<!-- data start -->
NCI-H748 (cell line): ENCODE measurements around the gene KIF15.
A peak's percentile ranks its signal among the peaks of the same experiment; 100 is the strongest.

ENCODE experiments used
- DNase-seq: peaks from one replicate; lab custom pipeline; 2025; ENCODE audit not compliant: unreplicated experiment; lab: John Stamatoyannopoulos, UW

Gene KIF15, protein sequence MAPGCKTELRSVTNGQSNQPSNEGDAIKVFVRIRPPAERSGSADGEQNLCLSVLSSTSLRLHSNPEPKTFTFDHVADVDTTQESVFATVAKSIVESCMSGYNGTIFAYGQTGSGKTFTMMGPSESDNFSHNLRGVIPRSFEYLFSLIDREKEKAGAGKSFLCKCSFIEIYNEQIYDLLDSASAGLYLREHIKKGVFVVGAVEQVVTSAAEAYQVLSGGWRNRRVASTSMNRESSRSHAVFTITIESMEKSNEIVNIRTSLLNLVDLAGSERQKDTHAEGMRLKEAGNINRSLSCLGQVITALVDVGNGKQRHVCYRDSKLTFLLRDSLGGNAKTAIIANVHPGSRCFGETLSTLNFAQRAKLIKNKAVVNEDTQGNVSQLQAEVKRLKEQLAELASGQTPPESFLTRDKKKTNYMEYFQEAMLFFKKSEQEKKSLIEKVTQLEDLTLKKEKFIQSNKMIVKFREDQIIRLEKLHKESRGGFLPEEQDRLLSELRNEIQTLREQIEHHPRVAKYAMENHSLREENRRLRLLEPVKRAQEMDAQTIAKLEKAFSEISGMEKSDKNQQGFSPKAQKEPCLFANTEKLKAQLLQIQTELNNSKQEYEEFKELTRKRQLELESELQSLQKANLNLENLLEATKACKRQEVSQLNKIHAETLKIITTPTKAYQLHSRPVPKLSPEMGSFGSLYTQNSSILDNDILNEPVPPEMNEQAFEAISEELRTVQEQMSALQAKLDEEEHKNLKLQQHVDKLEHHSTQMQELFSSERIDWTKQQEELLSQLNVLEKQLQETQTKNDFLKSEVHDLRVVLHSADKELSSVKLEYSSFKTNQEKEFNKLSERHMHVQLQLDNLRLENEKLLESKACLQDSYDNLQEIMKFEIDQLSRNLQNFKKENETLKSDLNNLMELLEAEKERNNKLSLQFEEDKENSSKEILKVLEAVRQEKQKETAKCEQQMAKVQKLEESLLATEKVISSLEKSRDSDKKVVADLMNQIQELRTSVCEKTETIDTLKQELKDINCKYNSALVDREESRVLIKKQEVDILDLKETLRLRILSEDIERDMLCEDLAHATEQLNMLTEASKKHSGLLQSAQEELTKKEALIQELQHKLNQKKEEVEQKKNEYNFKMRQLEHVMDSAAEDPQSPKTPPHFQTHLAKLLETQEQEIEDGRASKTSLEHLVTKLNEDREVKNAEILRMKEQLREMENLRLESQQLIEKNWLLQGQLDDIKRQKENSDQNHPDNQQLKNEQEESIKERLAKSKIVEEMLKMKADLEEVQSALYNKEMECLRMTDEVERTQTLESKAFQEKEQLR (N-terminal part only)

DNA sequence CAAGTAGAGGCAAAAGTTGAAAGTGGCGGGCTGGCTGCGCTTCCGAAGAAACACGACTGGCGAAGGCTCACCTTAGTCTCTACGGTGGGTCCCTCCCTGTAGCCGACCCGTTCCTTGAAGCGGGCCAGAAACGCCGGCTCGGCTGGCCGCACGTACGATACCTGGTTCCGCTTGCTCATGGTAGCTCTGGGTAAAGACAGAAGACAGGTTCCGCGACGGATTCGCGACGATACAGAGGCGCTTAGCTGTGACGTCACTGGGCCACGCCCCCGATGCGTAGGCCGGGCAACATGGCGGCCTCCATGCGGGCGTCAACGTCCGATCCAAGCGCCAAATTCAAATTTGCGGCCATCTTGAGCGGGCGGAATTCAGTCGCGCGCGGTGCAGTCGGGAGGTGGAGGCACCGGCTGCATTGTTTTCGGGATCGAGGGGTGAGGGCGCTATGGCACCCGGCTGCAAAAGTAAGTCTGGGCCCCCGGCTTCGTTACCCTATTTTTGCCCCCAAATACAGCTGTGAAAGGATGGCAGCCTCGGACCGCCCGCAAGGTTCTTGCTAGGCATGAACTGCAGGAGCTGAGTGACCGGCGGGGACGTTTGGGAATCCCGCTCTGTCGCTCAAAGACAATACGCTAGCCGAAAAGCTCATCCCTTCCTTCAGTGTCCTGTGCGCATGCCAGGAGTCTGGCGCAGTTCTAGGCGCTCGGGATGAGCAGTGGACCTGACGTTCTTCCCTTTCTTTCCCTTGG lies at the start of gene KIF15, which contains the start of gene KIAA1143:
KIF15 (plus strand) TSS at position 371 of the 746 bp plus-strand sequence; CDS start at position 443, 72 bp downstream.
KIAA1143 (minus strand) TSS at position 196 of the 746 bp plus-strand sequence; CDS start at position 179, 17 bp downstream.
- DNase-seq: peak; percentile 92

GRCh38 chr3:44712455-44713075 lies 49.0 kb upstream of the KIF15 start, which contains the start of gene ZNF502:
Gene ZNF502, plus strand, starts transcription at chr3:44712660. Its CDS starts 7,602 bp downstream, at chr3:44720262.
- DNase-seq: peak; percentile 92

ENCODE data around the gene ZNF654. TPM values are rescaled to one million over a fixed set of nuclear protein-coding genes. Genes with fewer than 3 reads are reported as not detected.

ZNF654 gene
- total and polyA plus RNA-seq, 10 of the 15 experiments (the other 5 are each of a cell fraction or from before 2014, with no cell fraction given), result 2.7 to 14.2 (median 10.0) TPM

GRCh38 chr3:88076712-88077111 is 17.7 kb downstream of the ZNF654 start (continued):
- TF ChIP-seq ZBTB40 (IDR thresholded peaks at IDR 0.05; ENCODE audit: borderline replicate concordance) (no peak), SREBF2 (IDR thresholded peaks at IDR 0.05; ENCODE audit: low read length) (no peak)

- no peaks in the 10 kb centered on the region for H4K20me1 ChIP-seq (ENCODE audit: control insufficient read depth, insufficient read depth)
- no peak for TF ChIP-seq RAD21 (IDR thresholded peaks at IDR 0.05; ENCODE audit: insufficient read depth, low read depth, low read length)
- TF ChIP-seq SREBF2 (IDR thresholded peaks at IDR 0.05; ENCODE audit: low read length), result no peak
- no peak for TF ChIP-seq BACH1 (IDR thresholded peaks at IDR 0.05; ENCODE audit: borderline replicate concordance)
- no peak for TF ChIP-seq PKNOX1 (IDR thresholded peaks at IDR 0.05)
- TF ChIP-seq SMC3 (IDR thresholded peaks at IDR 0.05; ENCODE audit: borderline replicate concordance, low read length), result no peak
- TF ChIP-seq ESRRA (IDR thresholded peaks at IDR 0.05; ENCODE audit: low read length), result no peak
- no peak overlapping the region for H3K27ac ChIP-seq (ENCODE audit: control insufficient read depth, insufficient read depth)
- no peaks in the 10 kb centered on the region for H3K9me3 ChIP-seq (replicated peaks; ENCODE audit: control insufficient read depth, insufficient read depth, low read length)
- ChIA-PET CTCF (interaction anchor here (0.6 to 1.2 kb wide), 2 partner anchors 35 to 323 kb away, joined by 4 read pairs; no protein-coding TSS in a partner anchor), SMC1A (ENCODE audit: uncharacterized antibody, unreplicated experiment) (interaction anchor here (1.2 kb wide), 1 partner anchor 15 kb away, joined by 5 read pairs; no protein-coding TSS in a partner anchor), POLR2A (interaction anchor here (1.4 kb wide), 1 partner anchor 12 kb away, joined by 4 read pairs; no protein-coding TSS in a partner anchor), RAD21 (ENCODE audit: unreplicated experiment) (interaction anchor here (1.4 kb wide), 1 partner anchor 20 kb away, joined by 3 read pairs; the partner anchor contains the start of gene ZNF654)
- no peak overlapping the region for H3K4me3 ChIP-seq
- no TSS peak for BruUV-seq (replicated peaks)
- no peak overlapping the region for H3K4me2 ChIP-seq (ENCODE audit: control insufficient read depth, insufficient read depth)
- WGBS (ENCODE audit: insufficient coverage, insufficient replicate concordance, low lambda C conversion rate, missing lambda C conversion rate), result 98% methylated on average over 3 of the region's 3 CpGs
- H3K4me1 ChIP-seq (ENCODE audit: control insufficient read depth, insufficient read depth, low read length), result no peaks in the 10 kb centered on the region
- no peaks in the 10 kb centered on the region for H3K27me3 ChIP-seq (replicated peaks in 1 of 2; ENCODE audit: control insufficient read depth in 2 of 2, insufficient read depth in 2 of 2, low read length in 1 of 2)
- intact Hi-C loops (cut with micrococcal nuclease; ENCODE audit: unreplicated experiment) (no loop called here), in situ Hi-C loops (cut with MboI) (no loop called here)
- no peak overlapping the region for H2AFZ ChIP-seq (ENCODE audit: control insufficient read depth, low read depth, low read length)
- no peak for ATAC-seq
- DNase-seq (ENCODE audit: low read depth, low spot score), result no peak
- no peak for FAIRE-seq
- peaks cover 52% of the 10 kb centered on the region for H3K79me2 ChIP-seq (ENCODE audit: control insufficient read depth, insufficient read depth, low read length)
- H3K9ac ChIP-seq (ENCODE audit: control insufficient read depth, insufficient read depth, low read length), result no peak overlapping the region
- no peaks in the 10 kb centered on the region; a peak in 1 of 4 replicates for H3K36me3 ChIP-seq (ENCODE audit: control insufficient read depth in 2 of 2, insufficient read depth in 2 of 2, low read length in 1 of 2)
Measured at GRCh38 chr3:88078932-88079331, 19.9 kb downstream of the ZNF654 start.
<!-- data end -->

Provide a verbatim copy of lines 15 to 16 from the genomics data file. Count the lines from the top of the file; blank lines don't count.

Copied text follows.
- total and polyA plus RNA-seq, 10 of the 15 experiments (the other 5 are each of a cell fraction or from before 2014, with no cell fraction given), result 2.7 to 14.2 (median 10.0) TPM

GRCh38 chr3:88076712-88077111 is 17.7 kb downstream of the ZNF654 start (continued):